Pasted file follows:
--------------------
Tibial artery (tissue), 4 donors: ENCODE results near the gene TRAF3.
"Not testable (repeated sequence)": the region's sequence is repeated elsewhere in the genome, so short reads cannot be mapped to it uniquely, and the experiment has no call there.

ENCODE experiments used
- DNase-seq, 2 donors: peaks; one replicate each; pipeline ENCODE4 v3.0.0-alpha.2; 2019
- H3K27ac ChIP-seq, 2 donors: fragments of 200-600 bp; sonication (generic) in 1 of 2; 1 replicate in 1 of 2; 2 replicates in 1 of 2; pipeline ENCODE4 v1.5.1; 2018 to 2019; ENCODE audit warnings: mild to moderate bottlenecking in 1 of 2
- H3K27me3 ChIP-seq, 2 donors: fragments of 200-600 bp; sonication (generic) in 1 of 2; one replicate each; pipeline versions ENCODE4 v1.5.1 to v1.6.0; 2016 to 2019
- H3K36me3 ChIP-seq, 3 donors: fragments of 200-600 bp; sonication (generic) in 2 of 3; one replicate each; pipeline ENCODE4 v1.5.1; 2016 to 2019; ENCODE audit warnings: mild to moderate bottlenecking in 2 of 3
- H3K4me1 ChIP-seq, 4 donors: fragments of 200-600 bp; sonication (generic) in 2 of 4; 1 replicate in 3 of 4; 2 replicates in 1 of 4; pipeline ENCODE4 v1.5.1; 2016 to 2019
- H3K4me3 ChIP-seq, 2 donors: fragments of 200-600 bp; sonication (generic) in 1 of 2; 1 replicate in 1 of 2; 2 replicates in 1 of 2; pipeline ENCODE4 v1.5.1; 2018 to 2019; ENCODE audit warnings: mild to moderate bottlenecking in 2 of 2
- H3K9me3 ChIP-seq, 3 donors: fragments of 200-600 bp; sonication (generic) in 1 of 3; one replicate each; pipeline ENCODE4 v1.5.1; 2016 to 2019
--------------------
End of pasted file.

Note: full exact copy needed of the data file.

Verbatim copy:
Tibial artery (tissue), 4 donors: ENCODE results near the gene TRAF3.
"Not testable (repeated sequence)": the region's sequence is repeated elsewhere in the genome, so short reads cannot be mapped to it uniquely, and the experiment has no call there.

ENCODE experiments used
- DNase-seq, 2 donors: peaks; one replicate each; pipeline ENCODE4 v3.0.0-alpha.2; 2019
- H3K27ac ChIP-seq, 2 donors: fragments of 200-600 bp; sonication (generic) in 1 of 2; 1 replicate in 1 of 2; 2 replicates in 1 of 2; pipeline ENCODE4 v1.5.1; 2018 to 2019; ENCODE audit warnings: mild to moderate bottlenecking in 1 of 2
- H3K27me3 ChIP-seq, 2 donors: fragments of 200-600 bp; sonication (generic) in 1 of 2; one replicate each; pipeline versions ENCODE4 v1.5.1 to v1.6.0; 2016 to 2019
- H3K36me3 ChIP-seq, 3 donors: fragments of 200-600 bp; sonication (generic) in 2 of 3; one replicate each; pipeline ENCODE4 v1.5.1; 2016 to 2019; ENCODE audit warnings: mild to moderate bottlenecking in 2 of 3
- H3K4me1 ChIP-seq, 4 donors: fragments of 200-600 bp; sonication (generic) in 2 of 4; 1 replicate in 3 of 4; 2 replicates in 1 of 4; pipeline ENCODE4 v1.5.1; 2016 to 2019
- H3K4me3 ChIP-seq, 2 donors: fragments of 200-600 bp; sonication (generic) in 1 of 2; 1 replicate in 1 of 2; 2 replicates in 1 of 2; pipeline ENCODE4 v1.5.1; 2018 to 2019; ENCODE audit warnings: mild to moderate bottlenecking in 2 of 2
- H3K9me3 ChIP-seq, 3 donors: fragments of 200-600 bp; sonication (generic) in 1 of 3; one replicate each; pipeline ENCODE4 v1.5.1; 2016 to 2019